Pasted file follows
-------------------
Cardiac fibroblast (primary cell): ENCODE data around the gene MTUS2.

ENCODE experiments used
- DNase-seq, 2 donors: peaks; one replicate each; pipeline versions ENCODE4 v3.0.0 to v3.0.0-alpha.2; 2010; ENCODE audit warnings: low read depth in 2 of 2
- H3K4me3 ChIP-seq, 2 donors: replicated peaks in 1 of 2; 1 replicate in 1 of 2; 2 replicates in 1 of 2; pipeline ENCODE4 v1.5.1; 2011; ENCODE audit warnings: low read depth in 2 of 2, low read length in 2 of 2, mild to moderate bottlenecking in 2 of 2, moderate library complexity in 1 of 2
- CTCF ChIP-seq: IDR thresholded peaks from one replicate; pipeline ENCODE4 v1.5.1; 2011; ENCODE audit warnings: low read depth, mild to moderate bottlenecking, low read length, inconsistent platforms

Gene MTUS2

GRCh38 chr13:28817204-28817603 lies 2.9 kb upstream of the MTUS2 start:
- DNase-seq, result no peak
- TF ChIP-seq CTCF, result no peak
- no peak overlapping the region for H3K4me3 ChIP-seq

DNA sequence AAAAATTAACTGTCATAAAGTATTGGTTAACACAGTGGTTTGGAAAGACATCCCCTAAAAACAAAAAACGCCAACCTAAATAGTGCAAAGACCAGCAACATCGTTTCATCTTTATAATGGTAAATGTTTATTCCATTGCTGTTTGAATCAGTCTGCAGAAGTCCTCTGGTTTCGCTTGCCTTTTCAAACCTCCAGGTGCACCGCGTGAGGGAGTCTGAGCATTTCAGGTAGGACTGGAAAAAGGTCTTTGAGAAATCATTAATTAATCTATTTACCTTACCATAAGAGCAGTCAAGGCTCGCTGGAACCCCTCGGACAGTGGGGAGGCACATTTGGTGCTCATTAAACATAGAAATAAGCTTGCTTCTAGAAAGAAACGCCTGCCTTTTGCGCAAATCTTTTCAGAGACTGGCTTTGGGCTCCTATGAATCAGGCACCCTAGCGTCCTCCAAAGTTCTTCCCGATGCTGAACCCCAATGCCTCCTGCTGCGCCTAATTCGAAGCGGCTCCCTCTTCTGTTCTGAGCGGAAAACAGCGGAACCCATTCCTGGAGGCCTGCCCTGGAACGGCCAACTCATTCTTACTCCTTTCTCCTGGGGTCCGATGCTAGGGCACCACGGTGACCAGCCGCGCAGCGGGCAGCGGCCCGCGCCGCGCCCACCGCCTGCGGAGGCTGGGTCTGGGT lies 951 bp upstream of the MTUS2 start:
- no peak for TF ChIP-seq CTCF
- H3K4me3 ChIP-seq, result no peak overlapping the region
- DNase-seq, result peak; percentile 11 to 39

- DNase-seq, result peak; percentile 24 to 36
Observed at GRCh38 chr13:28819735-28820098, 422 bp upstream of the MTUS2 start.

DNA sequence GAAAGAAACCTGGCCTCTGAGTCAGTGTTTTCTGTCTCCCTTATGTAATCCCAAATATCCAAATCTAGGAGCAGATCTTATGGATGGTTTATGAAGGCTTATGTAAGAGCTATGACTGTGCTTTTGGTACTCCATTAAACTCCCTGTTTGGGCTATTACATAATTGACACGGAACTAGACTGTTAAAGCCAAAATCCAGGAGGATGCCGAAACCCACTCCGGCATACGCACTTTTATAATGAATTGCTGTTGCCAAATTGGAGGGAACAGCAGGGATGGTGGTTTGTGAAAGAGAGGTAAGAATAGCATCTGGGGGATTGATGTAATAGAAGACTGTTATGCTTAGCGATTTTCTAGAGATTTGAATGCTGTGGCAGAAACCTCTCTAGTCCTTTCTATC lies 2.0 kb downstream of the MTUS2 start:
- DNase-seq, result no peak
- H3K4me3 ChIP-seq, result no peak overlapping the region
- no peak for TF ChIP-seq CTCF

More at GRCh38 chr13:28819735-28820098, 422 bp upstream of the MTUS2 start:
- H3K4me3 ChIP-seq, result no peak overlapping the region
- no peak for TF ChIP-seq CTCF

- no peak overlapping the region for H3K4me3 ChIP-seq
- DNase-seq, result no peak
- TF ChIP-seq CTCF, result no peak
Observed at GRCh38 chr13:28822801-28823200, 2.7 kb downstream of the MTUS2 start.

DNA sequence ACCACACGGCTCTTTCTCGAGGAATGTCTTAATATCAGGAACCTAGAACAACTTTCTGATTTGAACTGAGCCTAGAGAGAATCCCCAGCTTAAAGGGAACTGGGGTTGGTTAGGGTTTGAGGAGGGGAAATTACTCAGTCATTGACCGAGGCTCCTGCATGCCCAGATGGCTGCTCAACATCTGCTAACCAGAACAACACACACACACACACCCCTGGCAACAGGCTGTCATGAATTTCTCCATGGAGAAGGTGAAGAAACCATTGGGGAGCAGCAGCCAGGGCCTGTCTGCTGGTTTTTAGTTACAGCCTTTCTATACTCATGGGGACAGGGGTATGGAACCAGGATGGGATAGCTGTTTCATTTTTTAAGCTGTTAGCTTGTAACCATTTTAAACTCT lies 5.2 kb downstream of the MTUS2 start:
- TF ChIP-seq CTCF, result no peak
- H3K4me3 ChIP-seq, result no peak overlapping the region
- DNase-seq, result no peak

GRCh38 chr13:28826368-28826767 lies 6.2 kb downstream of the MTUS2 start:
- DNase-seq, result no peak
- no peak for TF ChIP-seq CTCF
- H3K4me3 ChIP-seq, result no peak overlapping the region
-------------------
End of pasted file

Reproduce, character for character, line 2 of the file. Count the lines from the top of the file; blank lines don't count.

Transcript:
ENCODE experiments used